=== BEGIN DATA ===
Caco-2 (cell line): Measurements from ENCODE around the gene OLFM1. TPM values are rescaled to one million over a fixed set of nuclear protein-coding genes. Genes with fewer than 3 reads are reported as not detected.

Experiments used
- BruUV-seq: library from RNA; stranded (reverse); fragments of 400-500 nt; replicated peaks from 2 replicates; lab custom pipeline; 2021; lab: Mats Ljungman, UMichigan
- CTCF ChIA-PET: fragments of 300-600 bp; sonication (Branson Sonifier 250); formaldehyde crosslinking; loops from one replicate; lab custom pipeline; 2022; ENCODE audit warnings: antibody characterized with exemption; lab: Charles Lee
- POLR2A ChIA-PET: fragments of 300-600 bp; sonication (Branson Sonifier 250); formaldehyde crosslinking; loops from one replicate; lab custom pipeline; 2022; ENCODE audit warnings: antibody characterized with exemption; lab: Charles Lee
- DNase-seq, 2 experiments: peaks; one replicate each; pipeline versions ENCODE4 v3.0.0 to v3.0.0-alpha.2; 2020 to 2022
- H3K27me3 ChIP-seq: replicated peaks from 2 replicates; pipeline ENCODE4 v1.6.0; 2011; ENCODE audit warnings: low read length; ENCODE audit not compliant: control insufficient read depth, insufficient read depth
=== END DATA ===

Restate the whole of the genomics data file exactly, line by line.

Caco-2 (cell line): Measurements from ENCODE around the gene OLFM1. TPM values are rescaled to one million over a fixed set of nuclear protein-coding genes. Genes with fewer than 3 reads are reported as not detected.

Experiments used
- BruUV-seq: library from RNA; stranded (reverse); fragments of 400-500 nt; replicated peaks from 2 replicates; lab custom pipeline; 2021; lab: Mats Ljungman, UMichigan
- CTCF ChIA-PET: fragments of 300-600 bp; sonication (Branson Sonifier 250); formaldehyde crosslinking; loops from one replicate; lab custom pipeline; 2022; ENCODE audit warnings: antibody characterized with exemption; lab: Charles Lee
- POLR2A ChIA-PET: fragments of 300-600 bp; sonication (Branson Sonifier 250); formaldehyde crosslinking; loops from one replicate; lab custom pipeline; 2022; ENCODE audit warnings: antibody characterized with exemption; lab: Charles Lee
- DNase-seq, 2 experiments: peaks; one replicate each; pipeline versions ENCODE4 v3.0.0 to v3.0.0-alpha.2; 2020 to 2022
- H3K27me3 ChIP-seq: replicated peaks from 2 replicates; pipeline ENCODE4 v1.6.0; 2011; ENCODE audit warnings: low read length; ENCODE audit not compliant: control insufficient read depth, insufficient read depth